The Latest: Kenya commission says all can run in fresh vote

National Super Alliance (NASA) supporter hold a poster as hundreds demonstrate in Nairobi, Kenya, Wednesday Oct. 11, 2017. The protesters are demanding a change of leadership at the countrys election commission. The protests took place in the capitaThe Associated Press
National Super Alliance (NASA) supporter hold a poster as hundreds demonstrate in Nairobi, Kenya, Wednesday Oct. 11, 2017. The protesters are demanding a change of leadership at the country's election commission. The protests took place in the capital Nairobi and the opposition stronghold of Kisumu, in western Kenya, as well as in the coastal city of Mombasa.(AP Photo/Sayyid Abdul Azim)

The Latest on Kenya's presidential election (all times local):

9:05 p.m.

Kenya's electoral commission says all eight candidates from the presidential election that the Supreme Court annulled will participate in new elections later this month.

The commission's announcement followed a high court decision Wednesday to allow candidate Ekuru Aukot, who received just 27,000 votes of the 15 million cast in August. The court nullified that election because of "irregularities."

The Oct. 26 vote at first had been limited to President Uhuru Kenyatta and opposition leader Raila Odinga, who withdrew his candidature Tuesday citing a lack of reforms by the election commission.

The new statement says Odinga is still considered a candidate as he has not turned in the required form for withdrawal.

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5:40 p.m.

A Kenya police official says four people with gunshot wounds have been admitted to hospitals in the opposition stronghold of Kisumu county, where police used live ammunition to disperse protesters demanding reforms to the electoral commission ahead of a fresh election.

The official says the four were wounded in a clash between protesters and police near Kondele slum in Kisumu city. The official spoke on condition of anonymity because he was not authorized to speak with reporters.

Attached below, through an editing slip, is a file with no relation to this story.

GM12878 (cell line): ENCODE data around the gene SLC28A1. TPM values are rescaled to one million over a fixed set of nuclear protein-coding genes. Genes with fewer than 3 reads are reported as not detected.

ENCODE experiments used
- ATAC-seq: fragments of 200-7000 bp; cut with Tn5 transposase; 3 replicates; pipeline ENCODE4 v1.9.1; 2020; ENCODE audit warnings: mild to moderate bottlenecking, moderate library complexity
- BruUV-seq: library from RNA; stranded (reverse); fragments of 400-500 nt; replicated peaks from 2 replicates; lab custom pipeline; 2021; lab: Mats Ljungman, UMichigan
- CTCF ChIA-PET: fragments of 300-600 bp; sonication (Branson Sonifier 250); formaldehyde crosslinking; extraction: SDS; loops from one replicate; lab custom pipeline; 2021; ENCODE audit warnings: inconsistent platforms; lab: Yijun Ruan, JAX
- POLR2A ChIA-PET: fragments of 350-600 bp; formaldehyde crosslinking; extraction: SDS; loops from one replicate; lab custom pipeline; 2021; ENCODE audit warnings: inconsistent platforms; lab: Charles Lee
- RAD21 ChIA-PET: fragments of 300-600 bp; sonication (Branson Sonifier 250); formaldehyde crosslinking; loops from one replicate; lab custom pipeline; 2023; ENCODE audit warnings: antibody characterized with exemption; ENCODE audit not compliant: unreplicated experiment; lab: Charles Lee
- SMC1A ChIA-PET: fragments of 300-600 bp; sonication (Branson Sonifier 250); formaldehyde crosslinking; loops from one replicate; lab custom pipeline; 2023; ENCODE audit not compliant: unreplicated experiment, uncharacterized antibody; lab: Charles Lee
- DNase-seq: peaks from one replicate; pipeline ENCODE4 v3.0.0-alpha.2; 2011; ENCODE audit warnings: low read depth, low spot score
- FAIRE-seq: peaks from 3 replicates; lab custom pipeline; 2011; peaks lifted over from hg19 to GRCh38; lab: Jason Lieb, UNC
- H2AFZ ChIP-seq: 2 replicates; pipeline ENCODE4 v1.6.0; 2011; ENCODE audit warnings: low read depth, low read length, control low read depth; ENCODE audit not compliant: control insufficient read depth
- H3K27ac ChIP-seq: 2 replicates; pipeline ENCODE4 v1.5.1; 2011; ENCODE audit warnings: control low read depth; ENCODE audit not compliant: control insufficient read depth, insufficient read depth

Opposition leader Raila Odinga on Tuesday withdrew his candidacy for the new presidential elections Oct. 26, saying that without reforms the vote would face the same problems. The Supreme Court annulled President Uhuru Kenyatta's re-election in August, citing irregularities.

Opposition leaders have urged supporters to continue with planned protests against the election commission.

— Tom Odula in Nairobi

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3 p.m.

Police in Kenya's capital have used tear gas to disperse thousands of opposition protesters holding peaceful demonstrations demanding reforms to the election commission, a day after opposition leader Raila Odinga withdrew from this month's new presidential vote.

Police dispersed protesters who gathered in a Nairobi park and tried to make their way to the election commission's offices. Protesters regrouped at another park and walked to the offices, where dozens of anti-riot police are lined up.

Odinga's legal challenge led to the Supreme Court nullifying the August election in which President Uhuru Kenyatta was declared the winner. But he withdrew from the new vote ordered by the court, saying that without reforms the vote risks having the same problems.

Wednesday's protest was led by leaders of Odinga's opposition National Super Alliance.

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2:25 p.m.

Kenyan lawmakers have approved amendments to the country's electoral law that have been criticized by the opposition and Western diplomats shortly before the fresh presidential election on Oct. 26.

The amendments require the approval of President Uhuru Kenyatta, whose ruling party sought the changes after the Supreme Court nullified Kenyatta's election in August and ordered a new vote.

Diplomats including the United States ambassador this month said the proposed change puts at risk the election commission's "ability to conduct a better election" and "unnecessarily increases political tensions."

The opposition says the changes are meant to make the transmission of election results a manual process that would have fewer safeguards against fraud, and would make it more difficult for the court to annul an election.

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11:45 a.m.

A Kenyan judge has allowed a minor opposition candidate to run for president, a day after opposition leader Raila Odinga withdrew from the rerun of the poll ordered by the Supreme Court.

Justice John Mativo said Wednesday that he did not see any reason for Ekuru Aukot to be barred from participating in the repeat election on Oct. 26. Aukot won about 27,000 votes of more than 15 million cast in the invalidated poll.

The court rejected the August election in which President Uhuru Kenyatta was declared winner after Odinga challenged the results saying hackers infiltrated the electoral commission's computer system to alter the vote in Kenyatta's favor.

Odinga withdrew from the fresh election saying the electoral commission must be changed.